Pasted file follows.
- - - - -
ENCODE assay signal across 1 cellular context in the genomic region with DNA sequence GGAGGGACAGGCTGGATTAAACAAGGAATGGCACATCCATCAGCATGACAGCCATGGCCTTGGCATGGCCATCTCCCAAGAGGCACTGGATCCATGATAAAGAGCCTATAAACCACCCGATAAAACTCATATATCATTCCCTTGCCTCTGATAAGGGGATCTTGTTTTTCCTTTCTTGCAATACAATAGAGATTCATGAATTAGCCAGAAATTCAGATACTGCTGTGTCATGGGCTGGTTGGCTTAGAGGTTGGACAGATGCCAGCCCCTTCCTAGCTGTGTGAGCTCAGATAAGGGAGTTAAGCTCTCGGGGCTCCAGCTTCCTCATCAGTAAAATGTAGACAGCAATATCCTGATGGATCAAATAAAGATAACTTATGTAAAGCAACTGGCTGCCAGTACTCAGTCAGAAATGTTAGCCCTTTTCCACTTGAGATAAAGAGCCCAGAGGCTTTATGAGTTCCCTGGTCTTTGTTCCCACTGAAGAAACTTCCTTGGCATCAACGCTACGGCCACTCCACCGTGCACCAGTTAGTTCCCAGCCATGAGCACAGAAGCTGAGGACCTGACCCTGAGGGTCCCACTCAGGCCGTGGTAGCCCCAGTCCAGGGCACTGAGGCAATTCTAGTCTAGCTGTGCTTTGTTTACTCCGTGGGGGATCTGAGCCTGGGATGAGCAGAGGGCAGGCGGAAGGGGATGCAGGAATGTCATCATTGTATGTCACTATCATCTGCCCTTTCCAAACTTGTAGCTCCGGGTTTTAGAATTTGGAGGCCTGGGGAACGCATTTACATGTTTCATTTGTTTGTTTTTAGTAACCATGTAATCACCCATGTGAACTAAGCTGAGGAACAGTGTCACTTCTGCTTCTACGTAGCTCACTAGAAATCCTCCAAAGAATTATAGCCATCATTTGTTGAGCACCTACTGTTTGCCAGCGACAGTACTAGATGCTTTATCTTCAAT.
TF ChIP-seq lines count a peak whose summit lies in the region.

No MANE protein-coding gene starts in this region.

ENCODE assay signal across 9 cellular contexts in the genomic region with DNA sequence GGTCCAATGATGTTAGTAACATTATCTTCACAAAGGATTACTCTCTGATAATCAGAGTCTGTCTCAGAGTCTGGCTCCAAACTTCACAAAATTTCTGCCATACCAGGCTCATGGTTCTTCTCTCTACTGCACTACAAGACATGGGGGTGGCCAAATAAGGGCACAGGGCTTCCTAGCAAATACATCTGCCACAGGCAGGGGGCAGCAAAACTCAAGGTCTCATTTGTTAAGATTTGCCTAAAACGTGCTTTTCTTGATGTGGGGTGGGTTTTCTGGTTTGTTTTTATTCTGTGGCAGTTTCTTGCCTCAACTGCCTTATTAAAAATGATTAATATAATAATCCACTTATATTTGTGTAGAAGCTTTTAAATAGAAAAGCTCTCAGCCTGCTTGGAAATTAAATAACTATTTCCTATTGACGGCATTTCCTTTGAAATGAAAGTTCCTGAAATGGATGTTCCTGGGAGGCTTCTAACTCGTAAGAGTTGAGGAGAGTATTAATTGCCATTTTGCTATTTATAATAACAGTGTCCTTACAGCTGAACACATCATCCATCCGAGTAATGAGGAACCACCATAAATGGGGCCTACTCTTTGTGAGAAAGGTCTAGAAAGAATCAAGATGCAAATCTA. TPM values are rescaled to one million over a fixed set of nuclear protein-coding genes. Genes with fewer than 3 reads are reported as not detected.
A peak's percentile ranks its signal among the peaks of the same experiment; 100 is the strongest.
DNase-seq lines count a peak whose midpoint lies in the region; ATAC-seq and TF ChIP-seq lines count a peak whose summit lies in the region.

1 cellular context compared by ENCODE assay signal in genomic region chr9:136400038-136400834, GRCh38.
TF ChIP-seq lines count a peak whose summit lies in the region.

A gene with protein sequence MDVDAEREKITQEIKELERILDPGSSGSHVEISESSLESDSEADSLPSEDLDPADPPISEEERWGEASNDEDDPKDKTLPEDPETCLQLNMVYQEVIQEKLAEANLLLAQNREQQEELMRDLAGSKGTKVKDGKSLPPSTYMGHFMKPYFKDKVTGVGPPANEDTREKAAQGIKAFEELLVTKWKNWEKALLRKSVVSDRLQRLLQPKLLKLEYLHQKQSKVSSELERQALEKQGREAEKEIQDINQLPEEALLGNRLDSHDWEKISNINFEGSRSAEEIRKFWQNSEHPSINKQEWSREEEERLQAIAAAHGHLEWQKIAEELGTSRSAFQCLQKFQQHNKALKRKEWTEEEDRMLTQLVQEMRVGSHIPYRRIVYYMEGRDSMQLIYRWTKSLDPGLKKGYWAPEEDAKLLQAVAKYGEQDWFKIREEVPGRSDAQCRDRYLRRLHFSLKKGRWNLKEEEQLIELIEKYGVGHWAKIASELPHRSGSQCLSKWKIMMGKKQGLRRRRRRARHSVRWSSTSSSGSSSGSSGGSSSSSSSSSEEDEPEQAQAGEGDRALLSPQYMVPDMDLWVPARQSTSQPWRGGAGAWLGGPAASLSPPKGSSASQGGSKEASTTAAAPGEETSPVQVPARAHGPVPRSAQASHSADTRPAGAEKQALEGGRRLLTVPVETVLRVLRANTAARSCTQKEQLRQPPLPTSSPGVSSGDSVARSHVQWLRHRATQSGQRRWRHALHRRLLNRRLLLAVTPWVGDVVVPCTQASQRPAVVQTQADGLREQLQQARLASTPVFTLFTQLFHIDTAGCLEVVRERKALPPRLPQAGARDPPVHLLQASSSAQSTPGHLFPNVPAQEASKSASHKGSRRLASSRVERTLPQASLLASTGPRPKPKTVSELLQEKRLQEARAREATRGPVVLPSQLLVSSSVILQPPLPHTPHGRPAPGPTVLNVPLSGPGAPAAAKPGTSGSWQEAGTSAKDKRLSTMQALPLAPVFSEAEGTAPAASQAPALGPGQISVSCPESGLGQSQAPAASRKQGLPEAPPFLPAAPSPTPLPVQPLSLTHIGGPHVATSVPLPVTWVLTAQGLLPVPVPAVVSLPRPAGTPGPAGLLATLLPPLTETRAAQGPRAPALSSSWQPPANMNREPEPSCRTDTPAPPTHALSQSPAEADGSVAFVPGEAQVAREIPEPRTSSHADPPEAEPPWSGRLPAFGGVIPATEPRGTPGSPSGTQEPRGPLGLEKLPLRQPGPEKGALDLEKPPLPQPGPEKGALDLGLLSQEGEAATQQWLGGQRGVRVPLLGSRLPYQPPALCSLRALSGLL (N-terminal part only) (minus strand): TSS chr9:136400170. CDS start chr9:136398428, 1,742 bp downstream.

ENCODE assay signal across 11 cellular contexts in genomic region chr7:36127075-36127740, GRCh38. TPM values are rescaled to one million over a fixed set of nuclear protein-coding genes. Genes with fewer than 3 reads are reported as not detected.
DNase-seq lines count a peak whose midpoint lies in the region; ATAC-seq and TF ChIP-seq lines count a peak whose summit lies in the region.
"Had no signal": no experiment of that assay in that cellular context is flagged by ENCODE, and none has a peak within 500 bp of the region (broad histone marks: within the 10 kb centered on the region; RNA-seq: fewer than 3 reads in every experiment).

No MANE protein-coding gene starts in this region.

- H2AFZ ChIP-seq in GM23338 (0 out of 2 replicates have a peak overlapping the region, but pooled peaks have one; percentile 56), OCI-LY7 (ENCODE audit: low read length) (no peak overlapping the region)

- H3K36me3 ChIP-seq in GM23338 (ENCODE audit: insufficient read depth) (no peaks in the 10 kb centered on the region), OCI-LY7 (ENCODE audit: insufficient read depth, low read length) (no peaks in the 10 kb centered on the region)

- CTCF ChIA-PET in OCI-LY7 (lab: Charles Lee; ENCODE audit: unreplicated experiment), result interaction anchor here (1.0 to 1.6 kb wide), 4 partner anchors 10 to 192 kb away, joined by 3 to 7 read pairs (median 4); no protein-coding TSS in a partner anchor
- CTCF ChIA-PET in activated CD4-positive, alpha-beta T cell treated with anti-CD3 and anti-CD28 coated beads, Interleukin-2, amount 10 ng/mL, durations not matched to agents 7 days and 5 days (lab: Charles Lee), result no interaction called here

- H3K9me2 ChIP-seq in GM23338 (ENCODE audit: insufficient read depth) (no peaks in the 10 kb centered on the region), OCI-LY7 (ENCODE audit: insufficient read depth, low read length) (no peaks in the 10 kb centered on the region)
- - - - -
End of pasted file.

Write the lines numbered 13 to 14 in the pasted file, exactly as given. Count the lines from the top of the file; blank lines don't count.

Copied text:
No MANE protein-coding gene starts in this region.

- H2AFZ ChIP-seq in GM23338 (0 out of 2 replicates have a peak overlapping the region, but pooled peaks have one; percentile 56), OCI-LY7 (ENCODE audit: low read length) (no peak overlapping the region)